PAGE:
When he turns himself in to the Du Page County, Illinois police station, will they reschedule his hearing and post a bond?


 


I am considering becoming Bob's guardian. Will I be able to manage his money and find a low income apartment he can rent? Will I be responsible for his debts going forward (and/or prior to my guardianship?).


 


Not sure you can answer all these questions, but please advise. Thank you,


 


Suzy Paparelli


 


 


 


 

Expert:  S. Huband, Esq. replied 8 months ago.
Thanks for the update. Unfortunately, I'm away from my computer right now, but I'll respond to your post as quickly as possible. Thanks for your patience.

Shuband
Expert:  S. Huband, Esq. replied 8 months ago.
Thanks again for your patience. I'm honored you've asked for my assistance again.

Q) Will a public defender be assigned to Bob's case since he can't afford an attorney on his own?

 

Most likely. Assuming Bob has a sufficiently low income level, and he does not have any assets to speak of, once Bob is arraigned an attorney from the public defender's office or another appointed attorney will be assigned to represent Bob.

Below you mention becoming Bob's guardian. Are there mental health issues or cognitive limitations that cause you to consider being Bob's guardian? Or some other reason? This may be something to bring up with Bob's attorney.

Q) When he turns himself in to the Du Page County, Illinois police station, will they reschedule his hearing and post a bond?

 

Not exactly. Bob will be officially served by the police with whatever charges are outstanding. Then he will be taken in front of a magistrate or commissioner (i.e. some sort of judicial officer) who will decide whether or not Bob should immediately get bail. If so, Bob or someone on his behalf can pledge a certain amount of money with the court where he is charged to get out of jail. (The usual figure is 10% of the bail amount.)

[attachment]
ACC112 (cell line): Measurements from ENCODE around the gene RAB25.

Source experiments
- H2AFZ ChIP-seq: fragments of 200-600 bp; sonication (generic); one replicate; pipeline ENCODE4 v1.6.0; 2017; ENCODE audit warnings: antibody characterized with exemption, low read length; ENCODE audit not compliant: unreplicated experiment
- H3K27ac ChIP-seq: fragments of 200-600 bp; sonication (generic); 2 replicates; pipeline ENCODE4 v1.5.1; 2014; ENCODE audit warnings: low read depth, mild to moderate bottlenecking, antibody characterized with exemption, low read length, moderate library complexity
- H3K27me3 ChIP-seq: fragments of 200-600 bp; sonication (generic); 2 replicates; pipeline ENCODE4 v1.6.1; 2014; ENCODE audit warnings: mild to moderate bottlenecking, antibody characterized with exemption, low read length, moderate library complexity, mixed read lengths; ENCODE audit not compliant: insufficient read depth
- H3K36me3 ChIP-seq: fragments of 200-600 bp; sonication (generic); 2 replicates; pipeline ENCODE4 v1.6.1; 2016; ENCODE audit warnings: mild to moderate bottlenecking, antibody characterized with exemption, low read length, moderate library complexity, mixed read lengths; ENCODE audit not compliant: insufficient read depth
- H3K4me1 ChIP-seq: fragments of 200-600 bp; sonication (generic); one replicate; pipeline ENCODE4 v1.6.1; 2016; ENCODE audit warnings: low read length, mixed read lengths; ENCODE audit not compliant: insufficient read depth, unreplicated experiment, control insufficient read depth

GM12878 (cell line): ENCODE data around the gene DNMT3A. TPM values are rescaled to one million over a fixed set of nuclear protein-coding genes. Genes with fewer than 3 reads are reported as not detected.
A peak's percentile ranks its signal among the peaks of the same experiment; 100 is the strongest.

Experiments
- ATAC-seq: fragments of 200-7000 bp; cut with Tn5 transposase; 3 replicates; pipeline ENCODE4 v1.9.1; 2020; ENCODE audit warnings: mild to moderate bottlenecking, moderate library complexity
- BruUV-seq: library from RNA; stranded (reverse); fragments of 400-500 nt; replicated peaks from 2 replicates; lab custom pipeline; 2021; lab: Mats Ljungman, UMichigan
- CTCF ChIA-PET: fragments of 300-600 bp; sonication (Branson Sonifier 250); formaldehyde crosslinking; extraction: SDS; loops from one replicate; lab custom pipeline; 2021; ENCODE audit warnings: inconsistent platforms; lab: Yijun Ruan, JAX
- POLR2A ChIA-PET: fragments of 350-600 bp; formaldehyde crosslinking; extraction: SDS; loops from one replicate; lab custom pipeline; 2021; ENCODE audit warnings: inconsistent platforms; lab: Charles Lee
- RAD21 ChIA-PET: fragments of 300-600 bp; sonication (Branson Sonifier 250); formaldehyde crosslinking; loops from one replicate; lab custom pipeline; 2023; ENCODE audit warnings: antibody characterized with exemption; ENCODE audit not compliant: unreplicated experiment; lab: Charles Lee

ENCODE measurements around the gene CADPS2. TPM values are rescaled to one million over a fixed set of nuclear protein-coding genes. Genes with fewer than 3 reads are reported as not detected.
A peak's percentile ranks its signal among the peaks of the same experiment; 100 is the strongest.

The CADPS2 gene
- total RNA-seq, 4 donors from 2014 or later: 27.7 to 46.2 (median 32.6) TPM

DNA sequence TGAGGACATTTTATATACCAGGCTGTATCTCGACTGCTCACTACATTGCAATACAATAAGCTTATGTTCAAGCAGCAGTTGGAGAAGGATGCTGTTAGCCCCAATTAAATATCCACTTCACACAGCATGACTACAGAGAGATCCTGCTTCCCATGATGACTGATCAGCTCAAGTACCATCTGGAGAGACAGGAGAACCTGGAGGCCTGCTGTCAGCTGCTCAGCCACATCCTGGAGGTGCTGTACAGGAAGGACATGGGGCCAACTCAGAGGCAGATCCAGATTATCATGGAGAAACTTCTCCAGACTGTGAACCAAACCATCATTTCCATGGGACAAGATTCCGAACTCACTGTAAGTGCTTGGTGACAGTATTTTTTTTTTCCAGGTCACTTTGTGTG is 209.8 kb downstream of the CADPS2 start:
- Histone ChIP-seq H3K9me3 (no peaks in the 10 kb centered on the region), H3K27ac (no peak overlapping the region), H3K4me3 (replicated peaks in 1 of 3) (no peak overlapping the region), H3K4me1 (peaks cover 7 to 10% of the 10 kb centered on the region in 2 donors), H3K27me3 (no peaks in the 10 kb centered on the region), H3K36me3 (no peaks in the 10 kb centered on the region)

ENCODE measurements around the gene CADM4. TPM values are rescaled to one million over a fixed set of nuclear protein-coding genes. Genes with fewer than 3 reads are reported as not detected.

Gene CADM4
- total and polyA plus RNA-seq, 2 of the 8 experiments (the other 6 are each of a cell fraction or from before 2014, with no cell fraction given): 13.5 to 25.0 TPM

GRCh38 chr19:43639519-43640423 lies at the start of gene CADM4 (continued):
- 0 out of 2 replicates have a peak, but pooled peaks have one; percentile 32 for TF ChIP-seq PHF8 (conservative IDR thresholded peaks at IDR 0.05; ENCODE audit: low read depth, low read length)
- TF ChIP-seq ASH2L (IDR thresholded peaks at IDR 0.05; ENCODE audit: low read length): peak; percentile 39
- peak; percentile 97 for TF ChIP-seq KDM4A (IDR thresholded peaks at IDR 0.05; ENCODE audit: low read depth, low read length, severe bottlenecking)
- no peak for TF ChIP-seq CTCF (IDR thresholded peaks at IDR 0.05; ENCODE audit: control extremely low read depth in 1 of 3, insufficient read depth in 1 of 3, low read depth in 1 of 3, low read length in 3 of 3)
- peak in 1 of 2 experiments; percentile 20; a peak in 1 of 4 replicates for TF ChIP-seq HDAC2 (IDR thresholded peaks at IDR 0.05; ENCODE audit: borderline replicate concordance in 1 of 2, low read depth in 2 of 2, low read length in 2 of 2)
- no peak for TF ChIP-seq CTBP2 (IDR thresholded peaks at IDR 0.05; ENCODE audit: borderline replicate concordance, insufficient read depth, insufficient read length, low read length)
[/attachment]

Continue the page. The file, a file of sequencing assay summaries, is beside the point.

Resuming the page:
If the judicial officer refuses to set bail for Bob, he may have to sit in jail a few days to a week or so while he gets a lawyer and has an "official" bail hearing in front of a judge. If that judge sets bail, then the bail is generally posted through the court. Otherwise, Bob will have to sit in jail through his trial.


Q) I am considering becoming Bob's guardian. Will I be able to manage his money and find a low income apartment he can rent? Will I be responsible for his debts going forward and/or prior to my guardianship?

 

Obtaining guardianship over another adult is a court-monitored process, so generally you have to have a judge's approval. Guardianship is different than just giving someone a power of attorney.

 

Once made a guardian, you have control over Bob's financial and legal affairs. A guardian can do virtually anything Bob could do.

 

By becoming Bob's guardian, you would NOT make yourself personally liable for Bob's debts. You're only acting on his behalf, not agreeing to be liable for him as if you were a co-signer to his debts.

 

Thanks again for the opportunity to assist you. Best wishes,

Shuband